Each Sunday morning before online worship, First United hosts a 45-minute hymn sing live on Facebook with planned hymns and suggestions from the audience.  The idea is to give people a chance to sing togetherand to pick any hymn they want to sing,” said Brownell who is able to sight-read music and can accommodate most requests. If folks cannot participate live, they can still email a hymn request ahead of time and watch (and sing along with) the videos later.

The hymn sings bring many together and the energy and fellowship behind the screens is shown as folks greet good mornings to each other, banter, and comment on particular songs.  One post in particular got 24 comments, in which one attendee, Joe Jeffery, wrote: Its like Car Talk. Only Hymn Talk.’”
These videos are some of our best performing posts on Facebook, meaning they get the greatest engagement throughout the week. Because of that, Facebook often offers us a boost credit to be used for some of our other posts.” Paying for a post booston Facebook means promoting it to a wider but specific audience via the newsfeed, which can help increase visibility.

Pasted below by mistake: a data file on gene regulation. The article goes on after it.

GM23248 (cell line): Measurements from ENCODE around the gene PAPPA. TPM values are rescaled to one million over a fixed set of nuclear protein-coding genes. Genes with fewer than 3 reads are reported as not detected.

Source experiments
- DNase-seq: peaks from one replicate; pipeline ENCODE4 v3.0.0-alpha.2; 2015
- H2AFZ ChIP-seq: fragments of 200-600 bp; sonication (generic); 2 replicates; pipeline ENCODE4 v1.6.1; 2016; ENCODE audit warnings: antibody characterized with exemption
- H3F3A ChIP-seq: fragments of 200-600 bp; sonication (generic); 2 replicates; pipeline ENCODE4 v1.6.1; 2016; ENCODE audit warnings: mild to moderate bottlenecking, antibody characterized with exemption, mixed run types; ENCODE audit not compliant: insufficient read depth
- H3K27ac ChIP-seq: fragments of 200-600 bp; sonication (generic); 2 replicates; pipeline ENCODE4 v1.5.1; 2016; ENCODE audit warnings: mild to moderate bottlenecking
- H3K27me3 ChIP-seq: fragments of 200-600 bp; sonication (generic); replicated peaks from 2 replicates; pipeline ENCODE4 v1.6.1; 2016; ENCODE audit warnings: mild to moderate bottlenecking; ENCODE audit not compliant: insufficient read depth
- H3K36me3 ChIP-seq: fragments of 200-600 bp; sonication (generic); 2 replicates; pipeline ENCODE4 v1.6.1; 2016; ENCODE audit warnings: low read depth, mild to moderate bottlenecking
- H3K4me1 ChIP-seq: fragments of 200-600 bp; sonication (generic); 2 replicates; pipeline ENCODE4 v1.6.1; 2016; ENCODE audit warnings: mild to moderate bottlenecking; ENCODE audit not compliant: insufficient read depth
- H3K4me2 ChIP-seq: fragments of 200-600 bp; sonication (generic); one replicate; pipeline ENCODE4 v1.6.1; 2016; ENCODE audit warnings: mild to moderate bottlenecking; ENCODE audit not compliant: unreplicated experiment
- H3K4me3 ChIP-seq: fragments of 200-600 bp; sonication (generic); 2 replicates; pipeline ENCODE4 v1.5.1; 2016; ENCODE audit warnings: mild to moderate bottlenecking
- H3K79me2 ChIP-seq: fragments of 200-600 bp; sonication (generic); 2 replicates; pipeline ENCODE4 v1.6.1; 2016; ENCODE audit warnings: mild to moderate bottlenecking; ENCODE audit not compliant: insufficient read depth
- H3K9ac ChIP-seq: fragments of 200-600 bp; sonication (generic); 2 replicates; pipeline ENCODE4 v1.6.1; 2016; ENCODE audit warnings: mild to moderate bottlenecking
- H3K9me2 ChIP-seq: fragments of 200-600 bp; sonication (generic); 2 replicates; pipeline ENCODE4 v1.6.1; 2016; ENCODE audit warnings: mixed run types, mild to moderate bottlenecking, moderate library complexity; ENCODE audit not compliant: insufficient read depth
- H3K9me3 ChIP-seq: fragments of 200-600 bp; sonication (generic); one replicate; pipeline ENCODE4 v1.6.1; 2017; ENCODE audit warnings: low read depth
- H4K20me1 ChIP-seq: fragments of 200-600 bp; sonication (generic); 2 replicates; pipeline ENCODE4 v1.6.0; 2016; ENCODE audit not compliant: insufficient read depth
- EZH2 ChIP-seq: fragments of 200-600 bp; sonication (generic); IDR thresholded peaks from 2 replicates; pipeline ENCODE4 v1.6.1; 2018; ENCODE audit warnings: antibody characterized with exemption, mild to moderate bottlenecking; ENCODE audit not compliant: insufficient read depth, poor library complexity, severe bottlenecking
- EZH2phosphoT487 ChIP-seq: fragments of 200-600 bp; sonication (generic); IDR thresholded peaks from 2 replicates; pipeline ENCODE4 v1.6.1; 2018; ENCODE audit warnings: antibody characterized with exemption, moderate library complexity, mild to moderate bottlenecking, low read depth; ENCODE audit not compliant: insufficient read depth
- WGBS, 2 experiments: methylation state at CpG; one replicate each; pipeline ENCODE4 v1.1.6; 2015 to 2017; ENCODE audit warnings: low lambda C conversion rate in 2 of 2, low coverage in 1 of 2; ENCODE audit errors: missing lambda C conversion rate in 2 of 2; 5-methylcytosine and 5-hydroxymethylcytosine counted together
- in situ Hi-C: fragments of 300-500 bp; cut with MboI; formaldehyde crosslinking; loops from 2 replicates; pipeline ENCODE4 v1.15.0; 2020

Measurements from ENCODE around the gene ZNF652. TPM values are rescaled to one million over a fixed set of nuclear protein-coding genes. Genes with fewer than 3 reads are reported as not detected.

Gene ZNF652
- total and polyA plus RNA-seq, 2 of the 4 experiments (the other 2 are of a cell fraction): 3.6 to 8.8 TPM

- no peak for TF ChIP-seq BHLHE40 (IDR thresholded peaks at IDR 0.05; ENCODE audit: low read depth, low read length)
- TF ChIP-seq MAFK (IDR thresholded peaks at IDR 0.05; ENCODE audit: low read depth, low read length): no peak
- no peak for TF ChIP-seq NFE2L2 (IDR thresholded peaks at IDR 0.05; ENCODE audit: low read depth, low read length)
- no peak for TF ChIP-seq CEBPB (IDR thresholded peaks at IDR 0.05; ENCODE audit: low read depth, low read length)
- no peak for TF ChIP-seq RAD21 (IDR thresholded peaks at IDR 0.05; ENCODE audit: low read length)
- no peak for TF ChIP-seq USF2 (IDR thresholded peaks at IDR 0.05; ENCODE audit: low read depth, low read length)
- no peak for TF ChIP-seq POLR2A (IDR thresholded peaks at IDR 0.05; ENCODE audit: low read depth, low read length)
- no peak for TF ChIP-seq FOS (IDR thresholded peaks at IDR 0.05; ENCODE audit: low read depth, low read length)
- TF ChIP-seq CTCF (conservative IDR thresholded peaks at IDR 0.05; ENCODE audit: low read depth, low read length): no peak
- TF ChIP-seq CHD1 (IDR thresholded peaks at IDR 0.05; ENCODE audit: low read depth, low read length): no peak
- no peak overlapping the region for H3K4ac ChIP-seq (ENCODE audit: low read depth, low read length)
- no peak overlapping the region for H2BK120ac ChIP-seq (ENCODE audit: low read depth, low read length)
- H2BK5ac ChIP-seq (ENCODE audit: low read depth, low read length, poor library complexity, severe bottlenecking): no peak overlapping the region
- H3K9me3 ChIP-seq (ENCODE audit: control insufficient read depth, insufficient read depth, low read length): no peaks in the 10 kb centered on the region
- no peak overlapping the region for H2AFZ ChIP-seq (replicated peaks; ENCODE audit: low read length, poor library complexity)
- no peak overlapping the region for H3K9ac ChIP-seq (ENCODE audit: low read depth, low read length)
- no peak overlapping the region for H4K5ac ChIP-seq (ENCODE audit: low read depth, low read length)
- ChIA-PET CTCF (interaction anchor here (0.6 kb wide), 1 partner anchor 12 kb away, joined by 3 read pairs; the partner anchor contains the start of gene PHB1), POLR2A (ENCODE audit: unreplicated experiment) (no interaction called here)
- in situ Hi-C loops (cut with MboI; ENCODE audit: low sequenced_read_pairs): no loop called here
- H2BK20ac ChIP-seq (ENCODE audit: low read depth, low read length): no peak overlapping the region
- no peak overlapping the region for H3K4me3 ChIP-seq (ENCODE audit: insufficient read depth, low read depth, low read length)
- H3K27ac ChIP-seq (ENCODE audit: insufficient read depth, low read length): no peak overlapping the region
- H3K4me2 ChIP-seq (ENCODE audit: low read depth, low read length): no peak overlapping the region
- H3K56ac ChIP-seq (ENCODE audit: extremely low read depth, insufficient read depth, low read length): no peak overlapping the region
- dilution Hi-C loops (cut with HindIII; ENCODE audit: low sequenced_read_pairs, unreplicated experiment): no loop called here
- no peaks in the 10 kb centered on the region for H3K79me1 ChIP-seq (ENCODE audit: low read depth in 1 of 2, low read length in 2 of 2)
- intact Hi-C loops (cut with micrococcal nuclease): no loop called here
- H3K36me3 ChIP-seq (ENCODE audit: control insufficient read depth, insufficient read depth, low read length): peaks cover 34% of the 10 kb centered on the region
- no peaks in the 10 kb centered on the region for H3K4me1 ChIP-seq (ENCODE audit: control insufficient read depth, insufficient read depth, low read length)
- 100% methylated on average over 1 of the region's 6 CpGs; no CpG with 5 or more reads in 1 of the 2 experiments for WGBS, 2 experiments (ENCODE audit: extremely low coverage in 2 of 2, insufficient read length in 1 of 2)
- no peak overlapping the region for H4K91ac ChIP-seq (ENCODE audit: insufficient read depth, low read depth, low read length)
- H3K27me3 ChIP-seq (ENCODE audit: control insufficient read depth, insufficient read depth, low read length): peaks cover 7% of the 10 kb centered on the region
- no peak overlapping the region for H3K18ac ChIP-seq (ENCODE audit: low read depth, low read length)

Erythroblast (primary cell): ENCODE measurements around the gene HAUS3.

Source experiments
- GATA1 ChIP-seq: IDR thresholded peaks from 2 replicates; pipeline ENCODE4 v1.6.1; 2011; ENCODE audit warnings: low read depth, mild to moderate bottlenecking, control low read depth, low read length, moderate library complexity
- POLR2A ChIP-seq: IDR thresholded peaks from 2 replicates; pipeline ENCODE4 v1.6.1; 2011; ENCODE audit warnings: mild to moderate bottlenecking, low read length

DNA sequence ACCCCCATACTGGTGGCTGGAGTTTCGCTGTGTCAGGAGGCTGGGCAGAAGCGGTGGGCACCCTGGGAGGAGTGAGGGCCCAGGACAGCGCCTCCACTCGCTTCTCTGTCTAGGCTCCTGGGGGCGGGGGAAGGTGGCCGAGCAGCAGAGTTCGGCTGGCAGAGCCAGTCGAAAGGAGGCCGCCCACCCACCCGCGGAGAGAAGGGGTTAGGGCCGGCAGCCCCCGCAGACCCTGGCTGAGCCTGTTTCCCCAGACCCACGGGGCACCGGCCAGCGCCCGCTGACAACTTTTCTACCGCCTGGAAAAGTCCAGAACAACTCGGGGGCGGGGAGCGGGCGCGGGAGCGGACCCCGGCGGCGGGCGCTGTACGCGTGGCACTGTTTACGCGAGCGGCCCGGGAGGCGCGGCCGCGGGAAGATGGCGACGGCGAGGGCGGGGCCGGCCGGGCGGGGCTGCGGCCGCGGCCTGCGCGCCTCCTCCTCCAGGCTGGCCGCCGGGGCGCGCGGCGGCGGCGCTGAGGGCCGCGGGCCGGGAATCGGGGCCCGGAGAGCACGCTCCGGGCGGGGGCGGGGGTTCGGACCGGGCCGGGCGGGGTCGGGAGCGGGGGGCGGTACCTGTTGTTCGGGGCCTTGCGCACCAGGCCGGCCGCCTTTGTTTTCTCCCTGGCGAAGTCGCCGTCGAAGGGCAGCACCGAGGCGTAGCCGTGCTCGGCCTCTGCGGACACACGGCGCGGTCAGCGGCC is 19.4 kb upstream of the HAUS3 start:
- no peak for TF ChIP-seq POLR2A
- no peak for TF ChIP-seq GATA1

Music meditations are simple and meant to be a calming mid-week worship opportunity to reconnect, recharge, and disconnect with the chaos and din of life.  At first, they were just online videos that usually began with a short message or thought of the day; later, they morphed into full videos where the sound recording is put together with pictures of the church and nature. Beautiful, just what I needed to center myself,” wrote Pam Brownell on one Facebook meditation post. Patty Weller wrote, Music from the chapel organ fills my soul! Thank you.”